Wednesday, August 2, 2017

John Bude, The Cheltenham Square Murder

John Bude, The Cheltenham Square Murder
British Library Crime Classic, 2016 reprint of 1937 original
© 2016 Estate of John Bude
ISBN 978-1-4642-0669-6


John Bude is a pseudonym of Ernest Carpenter Elmore, who published 36 books (30 as Bude) between 1935 and 1957 (the year of his death).  Superintendent William Meredith appears in 23 of the books, including this one.

It’s a bizarre and obscure crime.  There’s a square on which 10 homes are located, mostly in the English style—abutting each other, but separate structures.  While things seem fairly serene on the surface, emotions seethe beneath, and the book opens with some hints at these underground issues. 

Captain Cotton, employed as a car salesman (and continuing to be referred to with the rank he held 20 years earlier in the Great War, has entered into an affair with one of the residents of the square (Isobel West, wife of Arthur West, who works in a local bank).  One evening, Cotton drops in on Edward Buller, a semi-retired stockbroker.  And, while seated in Buller’s second floor study, with only the back of his head visible above the back of the chair,h aving a drink and a talk about Cotton’s recent inheritance, Cotton is shot, through the open window.  By an arrow.  Loosed, as we shall discover by a 6’ long bow.  And several residents of the square are members of an archery club.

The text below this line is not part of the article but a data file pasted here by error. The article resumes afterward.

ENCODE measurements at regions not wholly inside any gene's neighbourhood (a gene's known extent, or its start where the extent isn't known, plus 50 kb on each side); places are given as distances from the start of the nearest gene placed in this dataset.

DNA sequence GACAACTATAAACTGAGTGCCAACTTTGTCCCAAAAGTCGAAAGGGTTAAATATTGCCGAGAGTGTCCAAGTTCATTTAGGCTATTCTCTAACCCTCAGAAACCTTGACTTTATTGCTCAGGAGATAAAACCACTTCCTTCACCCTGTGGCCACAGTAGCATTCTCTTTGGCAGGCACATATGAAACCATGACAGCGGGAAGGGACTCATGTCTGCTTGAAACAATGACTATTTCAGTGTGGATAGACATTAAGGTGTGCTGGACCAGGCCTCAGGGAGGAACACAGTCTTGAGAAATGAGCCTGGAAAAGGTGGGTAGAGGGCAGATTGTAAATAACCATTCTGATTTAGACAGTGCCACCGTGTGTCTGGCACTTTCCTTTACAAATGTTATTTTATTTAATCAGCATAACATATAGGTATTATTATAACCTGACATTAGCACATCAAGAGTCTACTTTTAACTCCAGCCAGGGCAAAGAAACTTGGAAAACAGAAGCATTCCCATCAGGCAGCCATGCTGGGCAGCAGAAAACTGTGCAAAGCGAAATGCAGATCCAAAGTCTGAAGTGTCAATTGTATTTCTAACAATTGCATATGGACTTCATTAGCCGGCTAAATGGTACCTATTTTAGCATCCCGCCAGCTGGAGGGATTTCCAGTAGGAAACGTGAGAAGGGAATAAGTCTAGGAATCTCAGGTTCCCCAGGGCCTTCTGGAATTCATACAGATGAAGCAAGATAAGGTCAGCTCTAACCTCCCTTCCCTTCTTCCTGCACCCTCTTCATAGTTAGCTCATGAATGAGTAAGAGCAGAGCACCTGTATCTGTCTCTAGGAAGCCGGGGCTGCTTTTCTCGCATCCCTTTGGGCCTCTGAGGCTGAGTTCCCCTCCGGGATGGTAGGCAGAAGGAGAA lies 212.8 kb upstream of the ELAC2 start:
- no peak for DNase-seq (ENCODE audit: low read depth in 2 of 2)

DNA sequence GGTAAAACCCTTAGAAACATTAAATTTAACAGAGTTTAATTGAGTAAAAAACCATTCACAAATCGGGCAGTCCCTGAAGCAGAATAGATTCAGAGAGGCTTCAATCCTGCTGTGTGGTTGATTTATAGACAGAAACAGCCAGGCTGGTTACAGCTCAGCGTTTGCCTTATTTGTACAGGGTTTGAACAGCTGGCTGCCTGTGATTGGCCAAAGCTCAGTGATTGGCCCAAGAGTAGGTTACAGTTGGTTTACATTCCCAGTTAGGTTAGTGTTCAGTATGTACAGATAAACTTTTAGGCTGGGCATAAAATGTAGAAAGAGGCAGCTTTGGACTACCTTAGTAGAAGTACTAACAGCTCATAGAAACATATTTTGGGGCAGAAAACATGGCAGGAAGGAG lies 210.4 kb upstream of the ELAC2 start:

Meredith, who is in Cheltenham visiting a friend, is asked, unofficially, to assist the local police Inspector Long.

Their investigation takes a number of turns, some down blind alleys, before reaching a conclusion.  One thing, though, which seemed obvious to me, apparently does not occur to the police until quite late in the game.

I’d call this a workmanlike effort, but not a classic.  Meredith and Long rather quickly conclude that the murder must be one of the people living in the square, although it’s not clear why.  Cotton’s background remains murky for longer than (it seemed to me) it would have in a real investigation.  And, as I have already suggested, they miss a point that seems both obvious and important.  I’ve read three of four of Bude’s other books, and this one is not up to the others.  Solid, readable, but a little labored and plodding.  If you have not read anything by Bude before, I’d start with Death on the Riviera or The Lake District Murder (his first book).

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